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Thread: T shirt quilt

  1. #1
    Super Member Chasing Hawk's Avatar
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    I cleaned out the attic above the shop today. And found all my Harley t shirts. I want to make a quilt with them. Can someone point me in the right direction, perhaps a book I can get or a website.

    Thanks

  2. #2
    Super Member dakotamaid's Avatar
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    Google "how to sew t shirt quilts" and take your pick of the directions online! :-D

    There are so many that you need to look and see which one you would prefer. :D

  3. #3
    Super Member maryb119's Avatar
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    Tee-shirt quilts are easy to make because they have such big pieces. First you cut the front of the tee shirt bigger than the finished block size. Then you use fusible interfacing on the back of the whole piece, being careful not to melt the design on the front. I use a teflon applique pressing sheet under mine. Make sure it is fused on well. Then and only then, cut the teel shirt to the size block you want. There are books with ideas for layouts but mostly, you just start putting them together. You can use shashing between the blocks or just stitch the blocks together if you have enough to make the quilt the size you want.

  4. #4
    Super Member Chasing Hawk's Avatar
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    Thanks, I should have enough shirts to make a king size quilt.

  5. #5
    Power Poster Prism99's Avatar
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    I definitely recommend using fusible tricot for the fusible interfacing. This is a soft knit fusible that doesn't make the t-shirt fabric too stiff. JoAnn's has small amounts of it but, for a king size quilt, it would be more economical to buy it online from a drapery supplier. This is where I bought mine:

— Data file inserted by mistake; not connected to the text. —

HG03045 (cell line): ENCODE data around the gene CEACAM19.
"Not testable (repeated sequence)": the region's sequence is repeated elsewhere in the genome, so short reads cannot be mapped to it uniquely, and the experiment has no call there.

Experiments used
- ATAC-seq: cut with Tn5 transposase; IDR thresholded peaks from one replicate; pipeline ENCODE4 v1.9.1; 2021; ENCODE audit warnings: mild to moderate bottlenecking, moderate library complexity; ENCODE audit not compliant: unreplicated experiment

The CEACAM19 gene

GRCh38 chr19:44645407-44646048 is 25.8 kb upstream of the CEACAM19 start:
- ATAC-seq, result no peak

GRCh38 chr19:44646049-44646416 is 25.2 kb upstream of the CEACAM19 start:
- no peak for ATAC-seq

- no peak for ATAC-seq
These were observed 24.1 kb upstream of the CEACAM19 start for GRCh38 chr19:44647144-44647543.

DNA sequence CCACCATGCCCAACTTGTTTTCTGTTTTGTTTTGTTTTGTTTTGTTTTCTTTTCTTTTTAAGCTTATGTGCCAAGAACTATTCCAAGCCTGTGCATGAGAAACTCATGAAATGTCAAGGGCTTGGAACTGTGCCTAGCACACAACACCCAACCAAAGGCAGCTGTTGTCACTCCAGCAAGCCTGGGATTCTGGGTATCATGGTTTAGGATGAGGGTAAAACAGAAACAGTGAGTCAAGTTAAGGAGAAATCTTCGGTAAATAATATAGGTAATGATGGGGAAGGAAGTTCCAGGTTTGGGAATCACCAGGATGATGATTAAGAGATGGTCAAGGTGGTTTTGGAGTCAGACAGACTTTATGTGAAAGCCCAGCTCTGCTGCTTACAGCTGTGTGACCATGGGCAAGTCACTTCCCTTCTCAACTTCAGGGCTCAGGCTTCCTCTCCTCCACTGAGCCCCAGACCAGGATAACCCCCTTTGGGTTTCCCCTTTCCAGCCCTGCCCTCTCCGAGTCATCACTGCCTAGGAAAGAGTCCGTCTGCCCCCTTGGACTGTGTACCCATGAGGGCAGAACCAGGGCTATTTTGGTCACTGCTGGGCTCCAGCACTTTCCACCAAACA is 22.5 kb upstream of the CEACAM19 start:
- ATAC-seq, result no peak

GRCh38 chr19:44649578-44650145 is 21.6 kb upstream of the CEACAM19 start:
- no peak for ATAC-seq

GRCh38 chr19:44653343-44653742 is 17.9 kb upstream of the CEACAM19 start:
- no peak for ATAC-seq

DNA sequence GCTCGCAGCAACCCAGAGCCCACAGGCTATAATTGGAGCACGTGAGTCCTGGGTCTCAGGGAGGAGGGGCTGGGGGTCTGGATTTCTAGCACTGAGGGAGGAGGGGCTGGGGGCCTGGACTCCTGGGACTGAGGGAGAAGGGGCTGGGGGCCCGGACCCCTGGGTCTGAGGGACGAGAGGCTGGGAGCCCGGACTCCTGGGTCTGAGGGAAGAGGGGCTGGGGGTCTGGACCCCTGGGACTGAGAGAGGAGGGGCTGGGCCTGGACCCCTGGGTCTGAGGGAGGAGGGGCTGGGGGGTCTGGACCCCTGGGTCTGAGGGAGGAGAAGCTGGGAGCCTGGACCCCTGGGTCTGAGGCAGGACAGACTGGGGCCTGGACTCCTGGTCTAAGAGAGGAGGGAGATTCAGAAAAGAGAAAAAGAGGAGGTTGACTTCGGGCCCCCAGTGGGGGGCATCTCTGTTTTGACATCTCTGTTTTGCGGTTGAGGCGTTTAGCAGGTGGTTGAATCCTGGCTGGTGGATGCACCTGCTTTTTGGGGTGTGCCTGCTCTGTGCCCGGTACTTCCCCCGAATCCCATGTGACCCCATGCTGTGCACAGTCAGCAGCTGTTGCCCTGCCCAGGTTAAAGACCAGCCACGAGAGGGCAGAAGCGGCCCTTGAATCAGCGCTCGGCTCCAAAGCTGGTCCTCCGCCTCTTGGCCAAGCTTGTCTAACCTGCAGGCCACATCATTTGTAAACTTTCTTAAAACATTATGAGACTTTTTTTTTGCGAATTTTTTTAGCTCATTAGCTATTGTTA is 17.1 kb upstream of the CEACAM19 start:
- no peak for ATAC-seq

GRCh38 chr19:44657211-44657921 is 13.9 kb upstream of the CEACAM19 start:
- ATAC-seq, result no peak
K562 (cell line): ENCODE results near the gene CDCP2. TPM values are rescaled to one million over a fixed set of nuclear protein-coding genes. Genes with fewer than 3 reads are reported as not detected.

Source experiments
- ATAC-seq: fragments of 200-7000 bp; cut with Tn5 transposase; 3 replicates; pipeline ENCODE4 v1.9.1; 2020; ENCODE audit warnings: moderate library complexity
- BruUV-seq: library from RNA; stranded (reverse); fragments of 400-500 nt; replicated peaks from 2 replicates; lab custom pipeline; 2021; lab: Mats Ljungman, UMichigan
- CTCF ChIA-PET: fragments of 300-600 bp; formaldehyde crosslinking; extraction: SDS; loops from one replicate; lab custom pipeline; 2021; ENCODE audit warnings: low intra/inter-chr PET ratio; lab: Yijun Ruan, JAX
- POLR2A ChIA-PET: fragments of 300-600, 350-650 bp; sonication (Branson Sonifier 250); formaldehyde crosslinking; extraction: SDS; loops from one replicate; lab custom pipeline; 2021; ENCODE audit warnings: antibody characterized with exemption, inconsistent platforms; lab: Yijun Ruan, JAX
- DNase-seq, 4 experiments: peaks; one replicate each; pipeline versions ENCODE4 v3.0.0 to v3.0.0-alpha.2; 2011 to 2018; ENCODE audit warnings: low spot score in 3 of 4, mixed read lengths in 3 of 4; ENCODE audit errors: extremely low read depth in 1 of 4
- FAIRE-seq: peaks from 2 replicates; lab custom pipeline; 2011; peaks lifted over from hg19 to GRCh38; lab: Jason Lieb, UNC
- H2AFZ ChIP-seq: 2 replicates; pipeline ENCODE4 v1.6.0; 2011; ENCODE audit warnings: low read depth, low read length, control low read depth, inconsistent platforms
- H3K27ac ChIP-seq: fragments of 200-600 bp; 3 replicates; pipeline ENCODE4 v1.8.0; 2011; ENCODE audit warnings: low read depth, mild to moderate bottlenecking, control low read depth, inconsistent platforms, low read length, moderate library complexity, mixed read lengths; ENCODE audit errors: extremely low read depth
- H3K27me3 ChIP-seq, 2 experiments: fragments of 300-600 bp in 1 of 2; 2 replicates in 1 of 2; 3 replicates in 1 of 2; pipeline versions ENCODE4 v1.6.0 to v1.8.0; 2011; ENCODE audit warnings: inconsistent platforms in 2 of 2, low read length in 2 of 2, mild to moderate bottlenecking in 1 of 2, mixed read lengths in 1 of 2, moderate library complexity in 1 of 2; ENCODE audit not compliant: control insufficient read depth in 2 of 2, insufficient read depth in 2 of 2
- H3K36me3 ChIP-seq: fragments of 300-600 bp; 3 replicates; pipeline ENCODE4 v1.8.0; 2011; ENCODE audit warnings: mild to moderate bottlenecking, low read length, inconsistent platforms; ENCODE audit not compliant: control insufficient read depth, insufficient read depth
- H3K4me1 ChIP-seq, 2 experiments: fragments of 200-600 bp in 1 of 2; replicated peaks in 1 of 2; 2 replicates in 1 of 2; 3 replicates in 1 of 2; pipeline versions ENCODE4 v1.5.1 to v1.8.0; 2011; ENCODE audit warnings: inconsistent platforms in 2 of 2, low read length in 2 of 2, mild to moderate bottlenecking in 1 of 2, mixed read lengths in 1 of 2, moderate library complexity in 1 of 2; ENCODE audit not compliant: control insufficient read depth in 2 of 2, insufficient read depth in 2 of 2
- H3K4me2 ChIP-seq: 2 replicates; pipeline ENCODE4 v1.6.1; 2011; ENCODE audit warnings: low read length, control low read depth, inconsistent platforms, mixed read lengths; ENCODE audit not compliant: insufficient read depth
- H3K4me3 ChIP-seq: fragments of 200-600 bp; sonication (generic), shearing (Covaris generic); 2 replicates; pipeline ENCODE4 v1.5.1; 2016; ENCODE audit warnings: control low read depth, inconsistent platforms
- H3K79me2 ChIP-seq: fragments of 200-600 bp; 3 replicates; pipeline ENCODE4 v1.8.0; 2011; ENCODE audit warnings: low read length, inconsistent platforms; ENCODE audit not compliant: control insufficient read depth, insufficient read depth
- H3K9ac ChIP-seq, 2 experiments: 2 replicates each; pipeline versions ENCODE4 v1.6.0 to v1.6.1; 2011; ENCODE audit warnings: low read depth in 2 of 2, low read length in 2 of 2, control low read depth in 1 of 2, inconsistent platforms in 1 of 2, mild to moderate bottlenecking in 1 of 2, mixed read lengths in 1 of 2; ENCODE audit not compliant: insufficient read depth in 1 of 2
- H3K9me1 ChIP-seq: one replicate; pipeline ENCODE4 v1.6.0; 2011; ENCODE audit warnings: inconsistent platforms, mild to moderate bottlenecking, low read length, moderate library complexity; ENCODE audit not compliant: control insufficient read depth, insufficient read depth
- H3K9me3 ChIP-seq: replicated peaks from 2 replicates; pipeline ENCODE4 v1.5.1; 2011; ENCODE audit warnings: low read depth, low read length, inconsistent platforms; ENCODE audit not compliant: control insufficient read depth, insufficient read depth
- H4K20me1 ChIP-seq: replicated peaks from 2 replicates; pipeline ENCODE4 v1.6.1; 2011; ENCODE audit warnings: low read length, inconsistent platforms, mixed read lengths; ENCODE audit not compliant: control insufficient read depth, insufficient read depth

http://www.bblackandsons.com

    and here is a link to the product:
    http://www.bblackandsons.com/tricot-...-60-p-302.html

  6. #6
    Super Member Chasing Hawk's Avatar
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    Quote Originally Posted by Prism99
    I definitely recommend using fusible tricot for the fusible interfacing. This is a soft knit fusible that doesn't make the t-shirt fabric too stiff. JoAnn's has small amounts of it but, for a king size quilt, it would be more economical to buy it online from a drapery supplier. This is where I bought mine:
    http://www.bblackandsons.com

    and here is a link to the product:
    http://www.bblackandsons.com/tricot-...-60-p-302.html
    Thanks for the suggest and hint.

  7. #7
    Super Member feline fanatic's Avatar
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    I have made 6 Harley T-shirt quilts. Here is how I do it:
    I use my 12 1/2" square ruler to cut out the imprint on front and back.
    I then fuse a 12 1/2" lightweight fusible interface on them so they don't stretch out of shape.
    For a queen size quilt I do 20 squares in the middle arranged 4 across 5 down with 2 1/2" finished size sashing (3" cut strips) between each square. I do cornerstones as well. So I end up cutting 3 x 12.5 for sashing. I sew on each side of square (or top and bottom) and then sew a 3" square cornerstone on each end of the 3 x 12.5 peices of sashing I have not sewn to the t-shirt square. I then make my rows. Row 1 3 and 5 have sashing around all 4 sides of squares. Row 2 and 4 only have the sashing between, nothing on top and bottom. I then sew these rows together. Then I take a complimenting strip cut 1.5 and do a narrow inner border (this is optional). I then take more T-shirt squares and sew them together with no sashing to make my outer border. If you don't do an inner border the quilt will take 7 12.5 squares sewn together for top and bottom and 8 12.5 squares for sides. If you do the inner border you will need to cut one wider square for each side to make up for the extra 2" you added with the inner border. I just completed a top recently that I have to sandwich and tie. I will try and get a picture of it on for you to look at. Harley T's make great T-shirt quilts because they have such great colorful imprints on them.

  8. #8
    Super Member feline fanatic's Avatar
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    Oh yes, I forgot you have to use a pressing cloth at all times. The ink used on Harley shirts melts real easy if you put the iron straight on it. Always have a cloth inbetween T and iron.

  9. #9
    Super Member Chasing Hawk's Avatar
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    I agree about the Harley shirts, I have a lot of nice ones with rather vivid colors on them. I would love to see your quilt when its done.

  10. #10
    Super Member feline fanatic's Avatar